Behind The Scenes Of Making A Sermon - Day 3 & 4
DAY 3 - FRIDAY
Friday was a long day of reading commentaries. As I read commentaries I looked to upgrade my answers to the five elements mentioned in day two: what, why, how, misconceptions, and Jesus. I marked information that might be useful for the sermon.
DAY 4 - SATURDAY
Saturday, also known as panic attack before you preach day! 😬
Using the sermon template you can see below, I wrote with a black, pen answers I could remember without looking at previous notes. By not looking at previous notes, I’m free to come up with better answers, and discover what has really stuck in my heart.
After, I wrote all I could remember, I looked over my mind map notes from day two, and added what I missed to the sermon template in red ink. Then I looked over my commentary notes and added what I missed, from them, to the sermon template using green ink as you can see below.
Then I went for a run.
I mention this, because a lot of ideas come while running. On this particular run, a sermon illustration involving a fake sunflower came to mind. I text Nancy. She has a lot of fake flowers.
Next, I went to my the whiteboard.
I wrote the title, “Losing To Win” in the top left corner. Then, I wrote down, “WHY?” and started writing what I thought would be most helpful for the sermon in red pen. I tried to write my answers from memory first, then I looked at what I wrote on the sermon template paper. This involved a lot of writing, erasing, writing, erasing, and doing push ups in between.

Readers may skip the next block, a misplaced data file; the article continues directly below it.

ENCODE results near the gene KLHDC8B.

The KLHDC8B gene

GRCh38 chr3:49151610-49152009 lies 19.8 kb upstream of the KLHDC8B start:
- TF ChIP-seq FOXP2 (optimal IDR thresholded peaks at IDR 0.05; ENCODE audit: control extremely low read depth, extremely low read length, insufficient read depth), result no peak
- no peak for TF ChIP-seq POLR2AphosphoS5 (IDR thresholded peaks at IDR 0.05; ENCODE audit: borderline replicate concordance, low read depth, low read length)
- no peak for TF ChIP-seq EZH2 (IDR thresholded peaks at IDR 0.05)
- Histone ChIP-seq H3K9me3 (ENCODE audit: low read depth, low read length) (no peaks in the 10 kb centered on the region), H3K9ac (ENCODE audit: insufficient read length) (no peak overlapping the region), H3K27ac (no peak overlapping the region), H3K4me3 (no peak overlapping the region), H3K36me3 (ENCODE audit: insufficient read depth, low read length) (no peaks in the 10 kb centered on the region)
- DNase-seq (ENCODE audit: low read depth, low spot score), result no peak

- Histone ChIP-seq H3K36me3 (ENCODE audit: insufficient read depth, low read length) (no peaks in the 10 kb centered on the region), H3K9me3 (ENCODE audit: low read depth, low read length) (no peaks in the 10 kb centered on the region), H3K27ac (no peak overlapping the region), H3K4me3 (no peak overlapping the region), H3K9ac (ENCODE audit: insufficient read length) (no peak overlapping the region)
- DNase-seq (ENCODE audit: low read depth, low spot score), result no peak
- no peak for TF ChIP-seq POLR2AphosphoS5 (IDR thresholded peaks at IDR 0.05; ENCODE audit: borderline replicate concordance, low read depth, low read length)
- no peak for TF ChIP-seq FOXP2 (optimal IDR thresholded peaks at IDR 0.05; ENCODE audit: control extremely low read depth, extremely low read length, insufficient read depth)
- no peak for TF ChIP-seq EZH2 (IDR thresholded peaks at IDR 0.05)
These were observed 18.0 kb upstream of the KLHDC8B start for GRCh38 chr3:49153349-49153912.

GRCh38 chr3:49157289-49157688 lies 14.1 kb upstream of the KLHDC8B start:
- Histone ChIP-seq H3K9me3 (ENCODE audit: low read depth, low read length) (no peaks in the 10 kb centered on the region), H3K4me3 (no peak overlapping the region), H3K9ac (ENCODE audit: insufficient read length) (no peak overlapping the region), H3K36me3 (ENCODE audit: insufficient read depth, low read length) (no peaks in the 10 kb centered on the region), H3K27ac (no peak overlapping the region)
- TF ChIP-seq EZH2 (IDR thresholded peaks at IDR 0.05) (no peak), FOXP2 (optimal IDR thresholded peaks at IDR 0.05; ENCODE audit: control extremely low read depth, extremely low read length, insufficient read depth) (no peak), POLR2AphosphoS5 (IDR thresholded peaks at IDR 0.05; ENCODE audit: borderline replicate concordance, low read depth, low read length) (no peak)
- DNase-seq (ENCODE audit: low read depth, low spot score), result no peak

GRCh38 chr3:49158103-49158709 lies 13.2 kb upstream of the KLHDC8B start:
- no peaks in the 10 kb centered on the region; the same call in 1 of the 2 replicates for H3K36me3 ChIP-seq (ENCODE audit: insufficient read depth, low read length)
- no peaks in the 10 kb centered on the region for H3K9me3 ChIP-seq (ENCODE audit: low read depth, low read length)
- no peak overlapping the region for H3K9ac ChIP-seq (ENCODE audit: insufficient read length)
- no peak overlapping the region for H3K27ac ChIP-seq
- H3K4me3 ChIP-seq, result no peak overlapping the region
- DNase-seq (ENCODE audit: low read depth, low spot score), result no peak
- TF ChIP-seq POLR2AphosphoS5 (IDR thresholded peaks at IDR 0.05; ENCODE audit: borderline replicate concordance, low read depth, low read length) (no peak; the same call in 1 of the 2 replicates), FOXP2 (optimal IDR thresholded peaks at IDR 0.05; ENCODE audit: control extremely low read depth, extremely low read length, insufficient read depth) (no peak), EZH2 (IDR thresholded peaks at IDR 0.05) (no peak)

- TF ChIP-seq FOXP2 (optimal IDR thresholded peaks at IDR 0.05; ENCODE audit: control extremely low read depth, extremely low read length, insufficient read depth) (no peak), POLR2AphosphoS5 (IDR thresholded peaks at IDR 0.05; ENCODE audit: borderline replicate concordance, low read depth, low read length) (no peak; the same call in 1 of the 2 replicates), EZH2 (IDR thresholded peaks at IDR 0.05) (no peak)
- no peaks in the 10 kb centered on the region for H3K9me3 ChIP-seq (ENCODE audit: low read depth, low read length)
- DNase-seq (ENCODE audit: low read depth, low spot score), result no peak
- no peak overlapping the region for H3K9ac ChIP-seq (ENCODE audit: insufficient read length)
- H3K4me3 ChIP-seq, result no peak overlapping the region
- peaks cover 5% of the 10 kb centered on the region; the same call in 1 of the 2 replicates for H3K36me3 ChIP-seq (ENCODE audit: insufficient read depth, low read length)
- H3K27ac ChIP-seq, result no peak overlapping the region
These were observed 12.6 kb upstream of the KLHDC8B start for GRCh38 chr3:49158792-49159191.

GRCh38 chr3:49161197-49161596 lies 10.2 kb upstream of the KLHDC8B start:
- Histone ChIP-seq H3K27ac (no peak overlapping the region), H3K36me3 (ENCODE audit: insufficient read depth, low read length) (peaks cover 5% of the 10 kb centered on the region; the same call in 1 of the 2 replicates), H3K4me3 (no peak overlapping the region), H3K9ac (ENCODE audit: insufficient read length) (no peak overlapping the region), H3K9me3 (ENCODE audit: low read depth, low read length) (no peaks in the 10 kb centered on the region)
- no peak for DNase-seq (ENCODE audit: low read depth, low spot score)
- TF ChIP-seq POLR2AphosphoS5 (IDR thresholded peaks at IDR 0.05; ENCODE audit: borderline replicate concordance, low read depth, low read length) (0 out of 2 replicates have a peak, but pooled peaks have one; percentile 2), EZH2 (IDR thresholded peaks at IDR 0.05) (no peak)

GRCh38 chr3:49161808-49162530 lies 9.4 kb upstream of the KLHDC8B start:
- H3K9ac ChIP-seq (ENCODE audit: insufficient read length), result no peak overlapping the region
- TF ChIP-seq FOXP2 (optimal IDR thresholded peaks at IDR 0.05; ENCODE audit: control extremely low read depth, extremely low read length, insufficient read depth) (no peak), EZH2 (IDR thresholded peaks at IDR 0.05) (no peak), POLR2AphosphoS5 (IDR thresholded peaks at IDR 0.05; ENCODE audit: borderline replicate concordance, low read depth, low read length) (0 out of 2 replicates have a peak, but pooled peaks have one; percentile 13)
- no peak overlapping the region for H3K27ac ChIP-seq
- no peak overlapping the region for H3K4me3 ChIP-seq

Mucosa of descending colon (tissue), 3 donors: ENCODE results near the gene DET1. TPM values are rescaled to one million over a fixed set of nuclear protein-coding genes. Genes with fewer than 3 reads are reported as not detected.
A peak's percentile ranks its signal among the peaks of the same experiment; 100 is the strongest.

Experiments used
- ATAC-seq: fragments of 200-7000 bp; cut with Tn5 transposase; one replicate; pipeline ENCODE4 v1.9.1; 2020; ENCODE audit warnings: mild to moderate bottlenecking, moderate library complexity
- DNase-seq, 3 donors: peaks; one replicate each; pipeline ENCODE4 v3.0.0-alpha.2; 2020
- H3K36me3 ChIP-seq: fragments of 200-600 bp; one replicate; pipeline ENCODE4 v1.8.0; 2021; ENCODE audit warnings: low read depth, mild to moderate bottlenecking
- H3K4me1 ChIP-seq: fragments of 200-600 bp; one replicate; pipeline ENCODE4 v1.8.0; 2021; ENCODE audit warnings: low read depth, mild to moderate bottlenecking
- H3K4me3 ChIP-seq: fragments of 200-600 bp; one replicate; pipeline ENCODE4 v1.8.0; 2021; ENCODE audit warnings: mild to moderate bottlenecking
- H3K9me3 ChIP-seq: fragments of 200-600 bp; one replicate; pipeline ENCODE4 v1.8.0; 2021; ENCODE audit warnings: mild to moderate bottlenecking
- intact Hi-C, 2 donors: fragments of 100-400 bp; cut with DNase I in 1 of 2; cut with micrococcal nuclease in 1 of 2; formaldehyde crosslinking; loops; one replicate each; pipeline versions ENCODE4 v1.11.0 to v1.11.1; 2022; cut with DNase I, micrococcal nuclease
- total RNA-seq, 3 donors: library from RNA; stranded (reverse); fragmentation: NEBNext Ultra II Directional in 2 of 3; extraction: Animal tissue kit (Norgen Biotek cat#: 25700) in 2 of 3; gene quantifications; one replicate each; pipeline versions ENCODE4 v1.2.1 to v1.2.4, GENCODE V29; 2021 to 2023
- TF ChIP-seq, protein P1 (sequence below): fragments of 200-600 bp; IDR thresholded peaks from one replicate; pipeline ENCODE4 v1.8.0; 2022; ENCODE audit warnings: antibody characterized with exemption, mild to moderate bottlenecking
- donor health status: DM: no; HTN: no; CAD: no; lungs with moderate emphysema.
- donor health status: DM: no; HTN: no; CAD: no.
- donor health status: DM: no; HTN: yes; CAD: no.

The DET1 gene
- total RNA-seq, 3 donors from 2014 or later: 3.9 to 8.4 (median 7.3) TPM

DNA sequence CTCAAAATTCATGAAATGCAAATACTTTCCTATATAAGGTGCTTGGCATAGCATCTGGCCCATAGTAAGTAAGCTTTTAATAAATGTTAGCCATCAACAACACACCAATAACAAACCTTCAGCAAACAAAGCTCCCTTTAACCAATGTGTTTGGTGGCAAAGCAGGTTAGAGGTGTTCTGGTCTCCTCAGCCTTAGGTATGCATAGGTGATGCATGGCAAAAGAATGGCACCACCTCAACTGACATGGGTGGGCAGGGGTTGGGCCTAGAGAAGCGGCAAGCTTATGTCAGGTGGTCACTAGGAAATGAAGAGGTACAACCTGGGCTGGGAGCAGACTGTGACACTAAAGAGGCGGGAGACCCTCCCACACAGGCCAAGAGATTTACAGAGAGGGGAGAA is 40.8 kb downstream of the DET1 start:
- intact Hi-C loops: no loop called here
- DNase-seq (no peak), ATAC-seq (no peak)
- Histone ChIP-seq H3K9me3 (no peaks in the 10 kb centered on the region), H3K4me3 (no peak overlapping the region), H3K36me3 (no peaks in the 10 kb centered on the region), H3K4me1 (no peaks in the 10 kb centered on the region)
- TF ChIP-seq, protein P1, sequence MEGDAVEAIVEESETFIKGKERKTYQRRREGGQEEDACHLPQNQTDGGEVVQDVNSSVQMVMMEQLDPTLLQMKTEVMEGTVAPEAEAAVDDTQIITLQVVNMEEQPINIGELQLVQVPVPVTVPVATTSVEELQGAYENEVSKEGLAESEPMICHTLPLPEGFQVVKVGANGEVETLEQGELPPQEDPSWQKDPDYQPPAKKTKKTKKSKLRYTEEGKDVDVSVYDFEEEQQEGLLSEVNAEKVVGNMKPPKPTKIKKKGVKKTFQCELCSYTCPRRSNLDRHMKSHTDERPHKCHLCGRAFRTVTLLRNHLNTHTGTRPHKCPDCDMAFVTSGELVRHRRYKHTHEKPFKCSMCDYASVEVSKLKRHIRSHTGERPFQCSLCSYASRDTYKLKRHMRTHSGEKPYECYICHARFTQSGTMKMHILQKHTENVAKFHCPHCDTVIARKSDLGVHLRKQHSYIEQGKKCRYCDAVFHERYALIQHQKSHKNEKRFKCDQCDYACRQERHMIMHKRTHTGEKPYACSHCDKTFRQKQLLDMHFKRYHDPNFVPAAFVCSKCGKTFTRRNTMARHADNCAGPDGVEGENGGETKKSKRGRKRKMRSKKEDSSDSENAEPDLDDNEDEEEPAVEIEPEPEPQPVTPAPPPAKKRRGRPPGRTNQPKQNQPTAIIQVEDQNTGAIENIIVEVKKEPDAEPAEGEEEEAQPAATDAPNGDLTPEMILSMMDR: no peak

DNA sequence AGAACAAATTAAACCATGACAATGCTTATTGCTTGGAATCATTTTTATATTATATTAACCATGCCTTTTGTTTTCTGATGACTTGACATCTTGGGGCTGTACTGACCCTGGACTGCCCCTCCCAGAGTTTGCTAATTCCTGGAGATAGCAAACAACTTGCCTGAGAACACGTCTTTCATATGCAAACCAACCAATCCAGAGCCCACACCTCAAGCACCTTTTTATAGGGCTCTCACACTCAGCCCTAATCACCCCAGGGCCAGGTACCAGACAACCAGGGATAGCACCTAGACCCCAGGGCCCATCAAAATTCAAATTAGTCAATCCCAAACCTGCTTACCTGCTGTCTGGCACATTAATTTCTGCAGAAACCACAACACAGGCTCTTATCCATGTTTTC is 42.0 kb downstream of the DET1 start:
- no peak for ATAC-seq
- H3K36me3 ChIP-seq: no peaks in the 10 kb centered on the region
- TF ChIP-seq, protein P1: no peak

Then, I wrote, the “HOW?” section with a green pen.
Finally, with a purple pen, I crammed into the bottom right corner, answers to how Jesus is the ultimate example and hero.
After the whiteboard, it’s time for the final draft. For some preachers, the final draft involves typing a manuscript or outline. For me, it’s making a powerpoint.
Everything leading up to the powerpoint stage was focused on finding good content. Now it’s all about figuring out how to deliver that content in a powerful way.
I see the first half of my powerpoint as answering the audience’s question, “Why are we talking about this?”
The first 5-12 minutes is packed with answering why. If people see there’s a real need to listen, they do.
The second half of my powerpoint is answering the audience’s question, “How do we apply this message to real life?”
I want to give a Jesus-centered, how-to sermon. This means I encourage people to change behavior FOR JESUS. Guilt, fear, and anger can change behavior, but Jesus wants us to change behavior because we love him. Jesus said, “If you love me, keep my commands.”
As I’m making the powerpoint, I’m thinking of ways to communicate visually. This means, new ideas may come. They are welcome. Any ideas that will make the sermon better are welcome, even up the last moment. Creativity involves being flexible with ideas.
After making about 15 slides, I went to bed.
NOTE - Each stage of the sermon helps to filter ideas and replace some ideas with better ones. From the mind map to the sermon template, to the whiteboard, to the powerpoint, the sermon becomes more clear and concise.